The Taylor–Green Vortex (TGV) is a well-known benchmark in CFD, modelling the transition from an initially laminar state to a fully turbulent one. It is attractive as a test case due to its simple setup, with the possibility to use a combination of periodic and free-slip boundary conditions
Have a look at the following video to see how easy it is to run a Taylor Green Vortex simulation with Xcompact3d.
In the video, it is shown how to perform a Direct Numerical Simulation of the Taylor Green Vortex case with a Reynolds number equal to 1,600.
You will see how to use Paraview to visualise the snapshots and Gnuplot to visualise the statistics. Examples are provided with free slip and periodic boundary conditions. The key parameters in the input file are also discussed.
For the free slip case,
input_DNS_Re1600.i3d from the
examples/Taylor-Green-Vortex directory is used, and in the video you can see how to modify this input file for the periodic case.
Have a look at the following video to see how to perform an Implicit Large Eddy Simulation of the Taylor Green Vortex case with a Reynolds number equal to 5,000. It is recommanded to first watch the video of the Taylor Green Vortex case with a Reynolds number equal to 1,600.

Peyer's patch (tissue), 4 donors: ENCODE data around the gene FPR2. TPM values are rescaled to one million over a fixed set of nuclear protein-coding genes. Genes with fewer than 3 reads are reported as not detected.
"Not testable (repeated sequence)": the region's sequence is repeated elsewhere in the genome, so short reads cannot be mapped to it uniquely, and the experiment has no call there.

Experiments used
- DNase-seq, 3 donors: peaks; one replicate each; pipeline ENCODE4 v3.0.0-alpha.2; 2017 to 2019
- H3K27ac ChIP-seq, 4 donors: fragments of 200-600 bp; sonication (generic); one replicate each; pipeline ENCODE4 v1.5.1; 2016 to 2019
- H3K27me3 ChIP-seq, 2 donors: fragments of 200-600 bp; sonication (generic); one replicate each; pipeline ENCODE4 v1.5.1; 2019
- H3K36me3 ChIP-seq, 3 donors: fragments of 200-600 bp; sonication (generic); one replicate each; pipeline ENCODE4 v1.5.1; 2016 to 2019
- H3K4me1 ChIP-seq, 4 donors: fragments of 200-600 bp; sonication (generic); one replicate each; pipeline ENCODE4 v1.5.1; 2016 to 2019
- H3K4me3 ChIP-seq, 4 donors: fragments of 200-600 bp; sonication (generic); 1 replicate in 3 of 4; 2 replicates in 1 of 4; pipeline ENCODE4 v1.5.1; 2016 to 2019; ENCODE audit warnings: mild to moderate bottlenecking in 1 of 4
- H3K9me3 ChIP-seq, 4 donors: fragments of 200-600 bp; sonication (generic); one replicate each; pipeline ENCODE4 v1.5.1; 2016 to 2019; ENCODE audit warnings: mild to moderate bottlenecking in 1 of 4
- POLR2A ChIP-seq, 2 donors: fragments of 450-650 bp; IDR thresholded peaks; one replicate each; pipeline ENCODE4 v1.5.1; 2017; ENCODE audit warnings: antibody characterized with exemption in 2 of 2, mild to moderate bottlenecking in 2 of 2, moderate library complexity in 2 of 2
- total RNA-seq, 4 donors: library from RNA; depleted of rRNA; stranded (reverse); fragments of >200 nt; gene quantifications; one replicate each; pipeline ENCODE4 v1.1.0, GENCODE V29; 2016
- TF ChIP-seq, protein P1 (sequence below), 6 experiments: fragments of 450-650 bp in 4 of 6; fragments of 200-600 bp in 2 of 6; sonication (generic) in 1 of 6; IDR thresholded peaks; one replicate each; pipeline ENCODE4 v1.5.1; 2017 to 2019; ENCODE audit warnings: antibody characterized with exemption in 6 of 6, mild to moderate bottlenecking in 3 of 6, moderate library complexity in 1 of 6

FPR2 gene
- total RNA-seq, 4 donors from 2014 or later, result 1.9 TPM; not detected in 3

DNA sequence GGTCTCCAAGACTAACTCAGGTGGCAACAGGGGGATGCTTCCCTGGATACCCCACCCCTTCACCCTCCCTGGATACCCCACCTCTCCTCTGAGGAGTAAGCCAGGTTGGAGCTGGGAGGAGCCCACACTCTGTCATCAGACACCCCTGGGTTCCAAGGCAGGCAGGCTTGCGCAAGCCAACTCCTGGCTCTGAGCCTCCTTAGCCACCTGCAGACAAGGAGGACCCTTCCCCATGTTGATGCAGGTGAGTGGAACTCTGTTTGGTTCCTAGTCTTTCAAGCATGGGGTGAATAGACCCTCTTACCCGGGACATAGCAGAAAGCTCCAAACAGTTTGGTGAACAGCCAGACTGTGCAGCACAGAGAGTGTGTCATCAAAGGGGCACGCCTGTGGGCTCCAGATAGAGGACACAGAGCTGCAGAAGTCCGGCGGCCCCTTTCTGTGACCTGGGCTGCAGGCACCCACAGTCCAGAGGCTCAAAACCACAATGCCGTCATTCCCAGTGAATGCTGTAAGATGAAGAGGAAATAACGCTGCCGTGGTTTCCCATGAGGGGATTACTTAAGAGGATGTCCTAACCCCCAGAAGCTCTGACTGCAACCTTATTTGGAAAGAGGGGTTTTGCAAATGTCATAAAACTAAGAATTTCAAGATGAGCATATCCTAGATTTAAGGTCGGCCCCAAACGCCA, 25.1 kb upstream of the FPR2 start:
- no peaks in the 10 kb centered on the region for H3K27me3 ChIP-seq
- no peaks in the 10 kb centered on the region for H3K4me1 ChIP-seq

This case (with
input_ILES_Re5000.i3d) corresponds to the case number 4 described in Dairay, T., Lamballais, E., Laizet, S., & Vassilicos, J. C. (2017). Numerical dissipation vs. subgrid-scale modelling for large eddy simulation. Journal of Computational Physics, 337, 252-274, web link.
Please read the paper if you are not familiar with the technique which is based on a targeted numerical dissipation introduced by the discretization of the viscous term. This regularisation technique is equivalent to the use of spectral vanishing viscosity. The flexibility of the method ensures high-order accuracy while controlling the level and spectral features of this purely numerical viscosity. There is no extra cost associated with this strategy, unlike explicit approaches which could dramatically increase the computational cost, especially if filtering procedures are invovled.
Reference data for Reynolds numbers ranging from 1,250 to 20,000 can be found here. The reference data for Re=1,600 and Re=5,000 are also available in the